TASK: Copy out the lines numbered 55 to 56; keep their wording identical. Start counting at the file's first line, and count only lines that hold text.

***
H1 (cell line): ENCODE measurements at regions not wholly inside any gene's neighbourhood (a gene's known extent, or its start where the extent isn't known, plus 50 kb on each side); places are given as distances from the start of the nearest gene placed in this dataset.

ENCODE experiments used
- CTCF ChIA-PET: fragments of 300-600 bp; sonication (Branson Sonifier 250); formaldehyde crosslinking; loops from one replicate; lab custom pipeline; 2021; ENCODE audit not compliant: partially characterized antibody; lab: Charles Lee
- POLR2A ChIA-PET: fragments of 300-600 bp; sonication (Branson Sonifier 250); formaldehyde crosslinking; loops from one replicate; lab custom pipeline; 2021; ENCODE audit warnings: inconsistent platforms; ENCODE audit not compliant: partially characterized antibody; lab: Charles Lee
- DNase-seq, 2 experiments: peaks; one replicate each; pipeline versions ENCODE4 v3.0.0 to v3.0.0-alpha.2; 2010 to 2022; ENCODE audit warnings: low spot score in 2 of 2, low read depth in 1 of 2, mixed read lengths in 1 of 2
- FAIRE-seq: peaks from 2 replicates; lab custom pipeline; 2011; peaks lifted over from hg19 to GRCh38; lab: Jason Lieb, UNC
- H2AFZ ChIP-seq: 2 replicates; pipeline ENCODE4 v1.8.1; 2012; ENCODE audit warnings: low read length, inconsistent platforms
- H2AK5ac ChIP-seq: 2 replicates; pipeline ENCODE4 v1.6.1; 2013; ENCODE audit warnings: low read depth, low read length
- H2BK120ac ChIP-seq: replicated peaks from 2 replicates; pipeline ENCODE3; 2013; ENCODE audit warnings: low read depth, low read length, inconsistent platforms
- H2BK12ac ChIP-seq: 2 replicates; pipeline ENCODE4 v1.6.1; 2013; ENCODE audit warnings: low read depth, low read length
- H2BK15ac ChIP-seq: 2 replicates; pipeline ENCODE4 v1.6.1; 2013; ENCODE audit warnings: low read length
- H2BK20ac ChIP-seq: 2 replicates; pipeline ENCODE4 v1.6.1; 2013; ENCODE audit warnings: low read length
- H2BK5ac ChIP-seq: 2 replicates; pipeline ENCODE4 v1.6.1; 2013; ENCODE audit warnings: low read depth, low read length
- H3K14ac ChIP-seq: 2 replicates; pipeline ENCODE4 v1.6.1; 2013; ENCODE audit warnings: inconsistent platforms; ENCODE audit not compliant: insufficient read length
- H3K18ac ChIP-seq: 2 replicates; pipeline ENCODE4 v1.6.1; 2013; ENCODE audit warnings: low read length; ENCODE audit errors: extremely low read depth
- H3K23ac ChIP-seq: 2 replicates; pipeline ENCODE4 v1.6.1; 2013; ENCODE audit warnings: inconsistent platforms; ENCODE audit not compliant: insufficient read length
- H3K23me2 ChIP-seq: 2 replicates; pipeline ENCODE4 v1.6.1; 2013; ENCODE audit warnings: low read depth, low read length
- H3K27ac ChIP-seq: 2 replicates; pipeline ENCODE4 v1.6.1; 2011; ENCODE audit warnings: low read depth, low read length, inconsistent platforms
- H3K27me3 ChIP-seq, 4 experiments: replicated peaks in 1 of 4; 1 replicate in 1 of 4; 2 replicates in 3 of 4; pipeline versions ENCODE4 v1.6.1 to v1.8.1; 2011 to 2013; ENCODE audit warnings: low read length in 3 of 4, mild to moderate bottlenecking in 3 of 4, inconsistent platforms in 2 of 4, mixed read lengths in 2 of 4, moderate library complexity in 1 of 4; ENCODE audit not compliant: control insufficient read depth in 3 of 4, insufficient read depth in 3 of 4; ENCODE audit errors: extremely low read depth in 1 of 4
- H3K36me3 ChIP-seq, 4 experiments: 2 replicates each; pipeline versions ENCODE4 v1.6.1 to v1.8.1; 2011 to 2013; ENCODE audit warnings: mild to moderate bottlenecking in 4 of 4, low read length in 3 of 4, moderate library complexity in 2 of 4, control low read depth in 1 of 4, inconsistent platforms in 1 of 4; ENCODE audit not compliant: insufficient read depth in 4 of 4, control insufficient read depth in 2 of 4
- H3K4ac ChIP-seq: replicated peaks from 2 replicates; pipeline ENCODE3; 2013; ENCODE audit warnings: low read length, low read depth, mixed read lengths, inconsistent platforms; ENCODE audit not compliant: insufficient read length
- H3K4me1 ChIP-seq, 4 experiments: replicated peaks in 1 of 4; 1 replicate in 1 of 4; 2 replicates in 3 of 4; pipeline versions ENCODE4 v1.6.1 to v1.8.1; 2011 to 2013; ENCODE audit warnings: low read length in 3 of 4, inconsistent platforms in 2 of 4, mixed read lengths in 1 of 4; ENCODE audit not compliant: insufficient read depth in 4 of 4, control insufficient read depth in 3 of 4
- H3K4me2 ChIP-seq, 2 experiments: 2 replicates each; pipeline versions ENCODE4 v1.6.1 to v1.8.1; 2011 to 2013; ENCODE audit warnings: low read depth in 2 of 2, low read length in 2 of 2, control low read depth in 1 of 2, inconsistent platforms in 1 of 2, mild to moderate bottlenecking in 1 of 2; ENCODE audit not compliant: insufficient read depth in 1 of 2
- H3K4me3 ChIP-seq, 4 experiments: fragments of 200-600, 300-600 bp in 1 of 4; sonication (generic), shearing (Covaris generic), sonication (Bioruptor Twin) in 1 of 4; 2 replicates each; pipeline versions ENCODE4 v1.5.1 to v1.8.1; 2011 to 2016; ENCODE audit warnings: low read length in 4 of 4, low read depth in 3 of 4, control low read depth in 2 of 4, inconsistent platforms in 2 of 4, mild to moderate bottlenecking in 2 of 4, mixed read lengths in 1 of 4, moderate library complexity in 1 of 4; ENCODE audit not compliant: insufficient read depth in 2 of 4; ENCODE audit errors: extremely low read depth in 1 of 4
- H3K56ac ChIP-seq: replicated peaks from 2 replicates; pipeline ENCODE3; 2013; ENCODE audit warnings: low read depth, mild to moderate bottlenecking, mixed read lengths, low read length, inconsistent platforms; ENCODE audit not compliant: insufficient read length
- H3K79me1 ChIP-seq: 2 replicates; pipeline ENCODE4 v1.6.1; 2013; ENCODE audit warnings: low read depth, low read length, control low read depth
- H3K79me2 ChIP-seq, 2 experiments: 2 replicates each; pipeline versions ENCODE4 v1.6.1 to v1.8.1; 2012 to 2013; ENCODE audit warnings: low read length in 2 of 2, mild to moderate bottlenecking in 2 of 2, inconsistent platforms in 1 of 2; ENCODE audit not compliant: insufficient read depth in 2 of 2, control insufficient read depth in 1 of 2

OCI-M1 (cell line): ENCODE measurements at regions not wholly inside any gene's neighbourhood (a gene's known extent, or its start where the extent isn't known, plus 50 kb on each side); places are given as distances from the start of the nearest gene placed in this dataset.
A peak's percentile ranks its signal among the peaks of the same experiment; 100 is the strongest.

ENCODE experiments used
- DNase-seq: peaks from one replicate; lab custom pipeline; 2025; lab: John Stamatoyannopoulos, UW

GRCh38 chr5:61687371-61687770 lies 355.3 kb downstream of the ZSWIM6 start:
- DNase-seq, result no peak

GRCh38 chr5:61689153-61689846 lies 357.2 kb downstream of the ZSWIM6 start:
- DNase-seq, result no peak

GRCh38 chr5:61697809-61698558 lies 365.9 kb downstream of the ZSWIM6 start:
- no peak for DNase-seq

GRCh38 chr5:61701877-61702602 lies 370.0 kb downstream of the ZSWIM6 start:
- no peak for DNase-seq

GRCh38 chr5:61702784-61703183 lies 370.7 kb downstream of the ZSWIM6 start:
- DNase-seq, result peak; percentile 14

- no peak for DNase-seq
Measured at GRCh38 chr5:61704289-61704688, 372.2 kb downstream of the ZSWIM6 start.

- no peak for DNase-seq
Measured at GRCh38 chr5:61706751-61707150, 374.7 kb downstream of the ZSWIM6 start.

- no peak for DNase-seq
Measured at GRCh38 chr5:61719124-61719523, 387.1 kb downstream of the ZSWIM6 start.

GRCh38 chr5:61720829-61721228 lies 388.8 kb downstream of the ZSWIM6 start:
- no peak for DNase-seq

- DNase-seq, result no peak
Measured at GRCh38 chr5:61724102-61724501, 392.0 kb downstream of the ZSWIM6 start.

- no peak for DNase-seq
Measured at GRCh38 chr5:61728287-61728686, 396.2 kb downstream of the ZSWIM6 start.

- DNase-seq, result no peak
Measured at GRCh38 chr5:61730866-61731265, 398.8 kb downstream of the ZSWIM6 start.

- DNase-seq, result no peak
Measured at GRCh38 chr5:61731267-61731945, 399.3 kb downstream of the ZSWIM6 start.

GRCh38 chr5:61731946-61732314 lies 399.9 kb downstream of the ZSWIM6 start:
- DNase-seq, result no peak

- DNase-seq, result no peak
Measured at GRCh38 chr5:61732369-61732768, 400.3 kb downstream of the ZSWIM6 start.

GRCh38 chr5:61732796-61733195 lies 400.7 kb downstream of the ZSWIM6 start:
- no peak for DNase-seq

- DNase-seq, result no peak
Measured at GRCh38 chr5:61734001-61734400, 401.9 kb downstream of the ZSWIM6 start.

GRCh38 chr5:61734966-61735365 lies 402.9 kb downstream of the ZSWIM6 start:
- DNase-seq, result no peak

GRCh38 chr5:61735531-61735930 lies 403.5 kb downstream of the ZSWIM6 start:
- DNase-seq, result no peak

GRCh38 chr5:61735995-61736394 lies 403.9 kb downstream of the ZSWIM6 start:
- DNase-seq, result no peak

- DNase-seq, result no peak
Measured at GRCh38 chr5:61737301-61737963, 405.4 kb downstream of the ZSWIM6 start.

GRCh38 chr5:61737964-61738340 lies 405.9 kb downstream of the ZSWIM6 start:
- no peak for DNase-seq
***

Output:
Measured at GRCh38 chr5:61730866-61731265, 398.8 kb downstream of the ZSWIM6 start.

- DNase-seq, result no peak